Intensive agriculture has led to filling, land drainage (including land levelling) and forest clearing in the St. Lawrence Lowlands, resulting in habitat loss and degradation and reduced connectivity (COSEWIC 2008). The situation is particularly dire in the Montérégie region, where natural habitats covered only 33% of the landscape in 2001 (Latendresse et al. 2008).
In the Outaouais region, although half of the local Western Chorus Frog populations are in agricultural areas (COSEWIC 2008), the prevalence of landscapes that are better suited for less-intensive agriculture (e.g. perennial crops, livestock; Jobin et al. 2004) has resulted in fewer changes to natural drainage patterns (Bonin and Galois 1996). On cultivated land, 86% of fields are used to grow perennial crops, and the crop rotation cycle is generally longer (6 to 16 years) than the provincial average of 5 years (François Biron, Ministère de l'Agriculture, des Pêcheries et de l'Alimentation du Québec (MAPAQ), pers. comm. – in Gagné 2011). However, high market prices may be adding pressure to convert these fields to more intensive farming (Daniel Toussaint, MDDEFP, pers. comm.).
There is very little data that could establish a link between agricultural land-use changes and Western Chorus Frog (GLSLCS) populations in Ontario. In their Ottawa study, despite a 35% reduction in the occupancy of sites surveyed repeatedly since the 1970s, Seburn et al.(2011) observed no significant changes in land-use variables within a 1-km radius.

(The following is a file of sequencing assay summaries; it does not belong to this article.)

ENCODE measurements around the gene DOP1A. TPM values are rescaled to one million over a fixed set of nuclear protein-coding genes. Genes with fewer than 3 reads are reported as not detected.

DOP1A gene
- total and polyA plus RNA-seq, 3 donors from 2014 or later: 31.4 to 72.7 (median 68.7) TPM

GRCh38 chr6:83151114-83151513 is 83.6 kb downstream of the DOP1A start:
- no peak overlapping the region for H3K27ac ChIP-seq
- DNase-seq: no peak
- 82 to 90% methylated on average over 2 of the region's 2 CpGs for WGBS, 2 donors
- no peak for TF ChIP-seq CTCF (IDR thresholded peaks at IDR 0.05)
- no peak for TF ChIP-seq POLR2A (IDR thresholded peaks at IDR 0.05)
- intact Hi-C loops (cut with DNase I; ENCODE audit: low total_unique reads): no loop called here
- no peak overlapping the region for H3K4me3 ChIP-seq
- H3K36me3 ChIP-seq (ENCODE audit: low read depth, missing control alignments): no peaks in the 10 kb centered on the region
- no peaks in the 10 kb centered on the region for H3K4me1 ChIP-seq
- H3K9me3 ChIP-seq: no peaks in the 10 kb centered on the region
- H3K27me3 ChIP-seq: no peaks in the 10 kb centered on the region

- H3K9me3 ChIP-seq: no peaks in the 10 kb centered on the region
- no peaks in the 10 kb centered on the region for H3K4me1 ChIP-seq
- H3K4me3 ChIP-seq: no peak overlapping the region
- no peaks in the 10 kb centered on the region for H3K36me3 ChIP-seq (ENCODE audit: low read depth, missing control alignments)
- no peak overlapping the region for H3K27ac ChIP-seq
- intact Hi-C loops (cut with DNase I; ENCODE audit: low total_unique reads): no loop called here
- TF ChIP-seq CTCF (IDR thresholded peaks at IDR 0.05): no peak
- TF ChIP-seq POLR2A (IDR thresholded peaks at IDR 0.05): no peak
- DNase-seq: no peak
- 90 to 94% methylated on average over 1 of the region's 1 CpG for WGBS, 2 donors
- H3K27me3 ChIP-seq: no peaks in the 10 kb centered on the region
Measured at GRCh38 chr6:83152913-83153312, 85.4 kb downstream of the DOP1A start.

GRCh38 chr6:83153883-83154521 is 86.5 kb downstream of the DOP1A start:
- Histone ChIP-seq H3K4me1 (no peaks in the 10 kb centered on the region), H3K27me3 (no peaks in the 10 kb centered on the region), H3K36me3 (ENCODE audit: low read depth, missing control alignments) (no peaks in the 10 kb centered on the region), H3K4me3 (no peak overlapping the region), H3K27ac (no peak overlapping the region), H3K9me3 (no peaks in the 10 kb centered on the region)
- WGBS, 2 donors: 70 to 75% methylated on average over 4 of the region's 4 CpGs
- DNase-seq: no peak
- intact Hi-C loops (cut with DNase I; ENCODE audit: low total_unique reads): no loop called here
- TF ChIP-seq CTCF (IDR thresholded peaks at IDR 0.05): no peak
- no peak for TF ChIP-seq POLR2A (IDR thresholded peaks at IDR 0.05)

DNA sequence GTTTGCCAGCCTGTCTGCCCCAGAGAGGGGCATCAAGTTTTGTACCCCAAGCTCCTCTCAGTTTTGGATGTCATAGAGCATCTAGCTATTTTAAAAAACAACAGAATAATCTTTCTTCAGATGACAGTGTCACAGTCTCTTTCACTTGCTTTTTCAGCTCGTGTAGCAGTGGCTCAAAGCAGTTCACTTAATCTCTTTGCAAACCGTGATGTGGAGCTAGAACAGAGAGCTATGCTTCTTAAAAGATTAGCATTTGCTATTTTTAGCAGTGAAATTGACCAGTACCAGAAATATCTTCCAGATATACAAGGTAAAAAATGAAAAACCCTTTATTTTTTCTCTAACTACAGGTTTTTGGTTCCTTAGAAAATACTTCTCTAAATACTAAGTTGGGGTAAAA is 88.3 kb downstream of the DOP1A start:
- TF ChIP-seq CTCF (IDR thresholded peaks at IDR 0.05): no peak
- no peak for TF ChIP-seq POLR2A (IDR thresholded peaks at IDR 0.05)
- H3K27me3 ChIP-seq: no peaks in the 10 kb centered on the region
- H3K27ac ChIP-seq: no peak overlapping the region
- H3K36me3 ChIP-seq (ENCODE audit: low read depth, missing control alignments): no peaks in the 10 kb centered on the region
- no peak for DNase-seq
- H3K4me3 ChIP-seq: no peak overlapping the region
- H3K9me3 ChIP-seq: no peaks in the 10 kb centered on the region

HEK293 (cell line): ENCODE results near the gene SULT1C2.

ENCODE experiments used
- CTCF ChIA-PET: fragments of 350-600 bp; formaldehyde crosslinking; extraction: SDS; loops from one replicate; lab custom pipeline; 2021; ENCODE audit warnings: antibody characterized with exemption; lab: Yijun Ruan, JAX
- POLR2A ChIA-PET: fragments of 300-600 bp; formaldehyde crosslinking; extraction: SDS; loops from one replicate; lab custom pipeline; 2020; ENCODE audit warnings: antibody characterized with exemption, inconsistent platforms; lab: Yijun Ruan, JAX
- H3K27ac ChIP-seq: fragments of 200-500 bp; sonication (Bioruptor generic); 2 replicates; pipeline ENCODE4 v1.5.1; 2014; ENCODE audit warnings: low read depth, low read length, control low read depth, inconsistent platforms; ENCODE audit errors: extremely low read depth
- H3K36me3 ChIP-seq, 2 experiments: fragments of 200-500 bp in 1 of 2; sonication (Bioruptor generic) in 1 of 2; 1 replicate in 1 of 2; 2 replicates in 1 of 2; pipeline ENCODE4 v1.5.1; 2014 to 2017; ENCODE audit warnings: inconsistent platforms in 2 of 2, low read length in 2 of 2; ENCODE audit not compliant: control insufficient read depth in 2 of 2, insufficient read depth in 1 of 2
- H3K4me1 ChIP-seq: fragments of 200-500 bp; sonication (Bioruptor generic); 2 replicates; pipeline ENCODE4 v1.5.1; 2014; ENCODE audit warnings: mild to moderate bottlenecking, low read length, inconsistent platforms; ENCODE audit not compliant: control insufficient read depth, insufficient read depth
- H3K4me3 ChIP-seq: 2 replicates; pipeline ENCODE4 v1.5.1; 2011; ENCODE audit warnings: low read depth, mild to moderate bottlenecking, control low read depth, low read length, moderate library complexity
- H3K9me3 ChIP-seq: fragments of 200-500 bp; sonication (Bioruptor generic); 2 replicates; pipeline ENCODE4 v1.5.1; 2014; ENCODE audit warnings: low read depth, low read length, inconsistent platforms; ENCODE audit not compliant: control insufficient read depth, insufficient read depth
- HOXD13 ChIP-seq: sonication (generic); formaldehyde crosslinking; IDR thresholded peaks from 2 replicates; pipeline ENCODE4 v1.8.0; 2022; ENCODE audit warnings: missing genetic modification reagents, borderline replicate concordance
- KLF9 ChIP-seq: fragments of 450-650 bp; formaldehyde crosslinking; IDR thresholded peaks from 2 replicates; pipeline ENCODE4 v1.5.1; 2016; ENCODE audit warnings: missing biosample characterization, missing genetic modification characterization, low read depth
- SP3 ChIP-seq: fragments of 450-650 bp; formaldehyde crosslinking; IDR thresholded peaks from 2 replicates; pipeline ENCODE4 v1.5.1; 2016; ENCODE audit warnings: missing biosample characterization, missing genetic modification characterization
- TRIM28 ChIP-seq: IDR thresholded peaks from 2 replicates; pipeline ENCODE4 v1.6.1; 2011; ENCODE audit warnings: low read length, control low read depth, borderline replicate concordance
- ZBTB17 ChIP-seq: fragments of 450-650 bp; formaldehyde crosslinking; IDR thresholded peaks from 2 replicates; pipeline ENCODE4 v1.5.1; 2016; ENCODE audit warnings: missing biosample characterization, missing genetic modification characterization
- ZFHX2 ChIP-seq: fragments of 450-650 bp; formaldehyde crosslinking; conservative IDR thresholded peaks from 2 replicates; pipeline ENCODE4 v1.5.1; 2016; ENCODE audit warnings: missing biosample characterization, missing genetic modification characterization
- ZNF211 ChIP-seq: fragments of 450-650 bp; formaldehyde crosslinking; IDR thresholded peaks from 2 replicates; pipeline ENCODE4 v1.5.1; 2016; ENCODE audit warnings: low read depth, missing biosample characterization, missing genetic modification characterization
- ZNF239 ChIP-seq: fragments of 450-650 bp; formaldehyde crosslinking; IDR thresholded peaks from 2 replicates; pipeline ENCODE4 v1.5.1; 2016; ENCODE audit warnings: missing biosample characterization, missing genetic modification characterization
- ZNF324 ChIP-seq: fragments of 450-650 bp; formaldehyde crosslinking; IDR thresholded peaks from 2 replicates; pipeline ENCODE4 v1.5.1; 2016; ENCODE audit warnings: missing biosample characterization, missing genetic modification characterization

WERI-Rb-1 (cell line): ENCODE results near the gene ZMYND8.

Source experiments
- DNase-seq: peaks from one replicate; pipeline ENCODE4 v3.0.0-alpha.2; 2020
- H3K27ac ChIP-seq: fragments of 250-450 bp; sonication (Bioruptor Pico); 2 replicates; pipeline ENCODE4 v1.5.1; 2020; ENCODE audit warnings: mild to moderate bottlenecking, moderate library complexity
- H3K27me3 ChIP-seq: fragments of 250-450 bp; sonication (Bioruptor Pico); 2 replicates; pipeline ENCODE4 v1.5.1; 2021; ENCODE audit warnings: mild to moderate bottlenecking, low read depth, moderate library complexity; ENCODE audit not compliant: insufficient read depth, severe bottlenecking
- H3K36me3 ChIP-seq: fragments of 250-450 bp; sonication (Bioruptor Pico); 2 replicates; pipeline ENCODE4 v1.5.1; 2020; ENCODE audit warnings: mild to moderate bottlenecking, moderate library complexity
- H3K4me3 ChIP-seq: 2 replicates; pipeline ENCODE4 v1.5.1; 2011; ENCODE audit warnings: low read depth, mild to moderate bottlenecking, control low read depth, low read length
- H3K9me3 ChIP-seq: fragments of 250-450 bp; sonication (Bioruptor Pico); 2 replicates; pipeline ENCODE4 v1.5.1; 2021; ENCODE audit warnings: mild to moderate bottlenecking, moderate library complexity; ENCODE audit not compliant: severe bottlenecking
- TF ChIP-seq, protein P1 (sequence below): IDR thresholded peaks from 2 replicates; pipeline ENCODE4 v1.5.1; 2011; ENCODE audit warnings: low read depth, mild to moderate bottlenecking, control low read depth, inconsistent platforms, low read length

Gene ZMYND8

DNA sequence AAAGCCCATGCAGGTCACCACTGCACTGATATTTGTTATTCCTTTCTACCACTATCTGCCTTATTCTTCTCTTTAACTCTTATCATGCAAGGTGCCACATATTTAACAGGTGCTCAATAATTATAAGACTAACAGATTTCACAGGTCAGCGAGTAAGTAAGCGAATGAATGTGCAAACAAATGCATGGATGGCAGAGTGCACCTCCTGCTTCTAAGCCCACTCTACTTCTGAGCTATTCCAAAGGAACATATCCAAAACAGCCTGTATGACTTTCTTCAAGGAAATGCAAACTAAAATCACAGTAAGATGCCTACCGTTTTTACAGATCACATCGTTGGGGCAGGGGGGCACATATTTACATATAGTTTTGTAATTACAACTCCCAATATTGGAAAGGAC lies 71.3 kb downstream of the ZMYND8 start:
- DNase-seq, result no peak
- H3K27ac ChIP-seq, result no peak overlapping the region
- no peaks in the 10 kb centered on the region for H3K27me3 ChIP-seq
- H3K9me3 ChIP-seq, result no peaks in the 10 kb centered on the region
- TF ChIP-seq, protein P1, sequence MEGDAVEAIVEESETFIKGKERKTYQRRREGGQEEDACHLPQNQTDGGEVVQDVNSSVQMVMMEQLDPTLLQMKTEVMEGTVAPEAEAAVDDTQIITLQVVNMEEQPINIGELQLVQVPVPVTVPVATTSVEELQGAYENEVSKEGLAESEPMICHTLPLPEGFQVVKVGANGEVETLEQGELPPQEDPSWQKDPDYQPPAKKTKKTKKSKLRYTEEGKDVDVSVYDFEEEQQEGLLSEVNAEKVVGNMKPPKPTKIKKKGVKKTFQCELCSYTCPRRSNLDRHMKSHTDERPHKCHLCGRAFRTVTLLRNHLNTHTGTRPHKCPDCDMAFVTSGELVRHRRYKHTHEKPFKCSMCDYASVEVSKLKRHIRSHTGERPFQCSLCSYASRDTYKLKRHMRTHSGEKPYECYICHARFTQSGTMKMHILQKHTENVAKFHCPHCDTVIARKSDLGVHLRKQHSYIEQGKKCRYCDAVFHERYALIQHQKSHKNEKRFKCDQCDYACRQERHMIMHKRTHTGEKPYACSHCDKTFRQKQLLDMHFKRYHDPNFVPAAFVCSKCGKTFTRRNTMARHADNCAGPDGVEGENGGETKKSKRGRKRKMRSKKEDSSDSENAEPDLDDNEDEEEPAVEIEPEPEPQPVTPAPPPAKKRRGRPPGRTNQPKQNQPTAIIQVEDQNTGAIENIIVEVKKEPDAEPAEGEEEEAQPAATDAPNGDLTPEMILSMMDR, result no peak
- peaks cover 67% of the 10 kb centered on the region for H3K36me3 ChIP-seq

Climate change can impact Western Chorus Frog habitat by affecting the duration of flooding (hydroperiod) of the temporary ponds in which the species breeds (Bonin and Galois 1996). Reduced accumulations of snow, faster spring snowmelt, and prolonged periods of drought would cause ponds to dry up more quickly and reduce the breeding success of the Western Chorus Frog (Bonin and Galois 1996; Barnett et al. 2005). More generally, changes in weather patterns (precipitation, drought) can alter the population dynamics of a number of amphibian species, including the Western Chorus Frog (Walls et al. 2013). A recent study has indicated that the Boreal Chorus Frog, a closely related species, has limited potential to adapt to reduced hydroperiods (Amburgey et al. 2012). Climate change could also influence vegetation structure and composition, including plant succession patterns (Blaustein et al.2010). The magnitude of this threat remains unknown.
Fertilizers and pesticides
In certain areas of intensive agriculture with few riparian buffer strips, the concentration of nitrates from fertilizers reaches levels recognized as problematic for the hatching and growth of amphibians, including the Western Chorus Frog (Hecnar 1995; COSEWIC 2008). Furthermore, laboratory studies have revealed that certain pesticides (organochlorides) used in Canada have toxic effects on Western Chorus Frog tadpoles (Berril et al. 1997). These chemicals appear to have mutagenic effects (e.g. deformities, feminization of males), in addition to changing habitat characteristics and reducing prey abundance (Bishop 1992).